Sunday, June 13, 2010
The Prodigal Son 4. The Son's Return
The story of the prodigal son: http://www.biblegateway.com/passage/?search=Luke%2015:11-32&version=NIV
Henri Nouwen, in his marvelous little book "The Return of the Prodigal Son: A Meditation on Fathers, Brothers, and Sons", makes the observation that if you look very closely at Rembrandt's painting of the return of the prodigal son, there is something funny about the appearance of the son. Given his circumstances, one would think that his hair would be long and matted, his beard grown out, his shoeless foot blistered and calloused. However, if you look carefully at his face in the picture (larger version here) you notice that his face is more like that of a baby, an infant.
Having gone out from the father, having done everything he thought he wanted to do, having been pressed down with shame and failure, having come to the very end of his options, and even having overcome his fear of condemnation and shame, the son returns to find this beautiful acceptance, this belonging, this welcome from his strong and stable father. There is a rest, a new and quiet contentment, there is finally safety, back in the embrace of his father.
I am reminded of Psalm 131:
“(A Song of Ascents, of David.) O LORD, my heart is not proud, nor my eyes haughty; Nor do I involve myself in great matters, Or in things too difficult for me. Surely I have composed and quieted my soul; Like a weaned child rests against his mother, My soul is like a weaned child within me. O Israel, hope in the LORD From this time forth and forever.” Psalms 131:1-3, NASB.
Despite the critical gaze of his brother and others around, the son's eyes are closed and his thoughts are quieted in the final authority and safety of the father's love. In the picture, the older son stands apart, and above, the father and his brother, looking down with an air of scorn. When we have erred, when we have sinned, many voices real and imaginary would dissuade us of the rightness of the father's embrace. Many voices and critical looks would tell us that we have crossed the line, that we ought not now receive the Father's mercy and love. It is not enough that we tell ourselves this, others remember our mistakes, our shame, others look with disapproval on our return, of our Father's acceptance of us and mercy and tenderness towards us.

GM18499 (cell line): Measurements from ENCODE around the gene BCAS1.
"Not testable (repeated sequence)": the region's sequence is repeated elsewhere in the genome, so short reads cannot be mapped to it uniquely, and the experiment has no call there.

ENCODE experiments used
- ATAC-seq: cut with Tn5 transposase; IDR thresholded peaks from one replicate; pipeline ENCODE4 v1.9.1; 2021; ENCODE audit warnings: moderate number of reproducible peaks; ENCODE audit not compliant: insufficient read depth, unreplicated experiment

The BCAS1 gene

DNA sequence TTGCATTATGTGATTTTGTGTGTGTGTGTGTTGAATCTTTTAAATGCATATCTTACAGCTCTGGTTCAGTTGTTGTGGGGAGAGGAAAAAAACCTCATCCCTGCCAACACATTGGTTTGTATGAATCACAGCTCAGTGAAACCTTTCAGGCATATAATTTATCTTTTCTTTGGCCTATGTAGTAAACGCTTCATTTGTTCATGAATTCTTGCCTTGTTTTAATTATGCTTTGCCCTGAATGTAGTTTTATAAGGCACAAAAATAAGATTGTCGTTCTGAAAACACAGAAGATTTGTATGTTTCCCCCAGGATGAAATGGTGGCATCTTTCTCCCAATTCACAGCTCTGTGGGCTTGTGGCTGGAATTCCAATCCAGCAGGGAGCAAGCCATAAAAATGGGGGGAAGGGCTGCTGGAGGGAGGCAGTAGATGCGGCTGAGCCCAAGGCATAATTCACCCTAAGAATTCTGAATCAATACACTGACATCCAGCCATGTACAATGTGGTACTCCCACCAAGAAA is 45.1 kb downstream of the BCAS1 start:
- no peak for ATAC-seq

Yes, it not just our own conscience which weighs us down - it is the imagined or real disapproval of others that can prevent us from entering into the lavish love and embrace of the Father who loves us and forgives us. We hide and do not return, as much from fear of the elder brother as from fear of the father's condemnation. This fear is justified, as the father does not condemn, but others really do condemn!
Notice however, that in the story, the prodigal son does not need to defend his return to the elder brother - the Father defends him. All he needs is the safety of the father's acceptance and love, and the father's authority over his forgiveness. The other brother can and did challenge the father about whether it was right that the younger son should be so easily and lavishly received back, but it was the father's heart toward the prodigal that was the final word about the situation. We do not need to and cannot defend ourselves against the voices of condemnation; His word is final and His word is gracious and forgiving.
So the fateful and feared moment comes, and the errant son returns with trepidation, and enters the the father's embrace like a babe newly born. Now how quickly the father restores his dignity! Bring the best robe, put it on my son! Put a ring on his finger! Sandals for his feet! Set the feast! How extravagantly and publicly the father establishes his place as his esteemed son, how extravagantly he celebrates his return! How overwhelmed the son must have been! The robe and especially the ring are symbols of stately rank, eminence, and social distinction. The son expects to slink back in shame and be put up as a servant, but beyond merely accepting him back and hiding him away, the father dresses him up in a way that publicly establishes his eminence and importance. The father wants to make sure that everyone knows that his son is back, and that his son has been received with honor and joy!
Behind the prodigal son's back, notice that even there he speaks to defend, to edify, to build up a network of acceptance. The elder son comes to question the honor the returned scoundrel receives, but the father reasons with him. Can we not expect that our Father similarly defends us in secret conversations and against unheard condemnations against us?
And so, we come expecting that our own mistakes will prevent us from receiving the father's provision, and yet Jesus teaches us that beyond our wildest expectations God seeks to quickly and publicly restore our dignity and our eminence, speaks with authority to the voices of condemnation, and is genuinely overjoyed with us! He really does love us, it is in His heart to embrace us, clothe us, establish us as His children, and to defend us. This, according to Jesus, is the Father heart of God towards us!
So, if you have read this, and someone asks you what it was about, I want you to go away with this - remember the image of the prodigal safe and at peace in the father's embrace. Through the stress and turmoil of his own mistakes, his own condemnation, his fears of his father, his fears about his brother and others, his father's acceptance and love are his safe place in the middle of it all. While he was wrong, clothed wrong, in the very midst and bottom of his sins and consequences, while he still smelled of the road and pigs, his father embraced him, and he was safe at rest. Remember this beautiful image.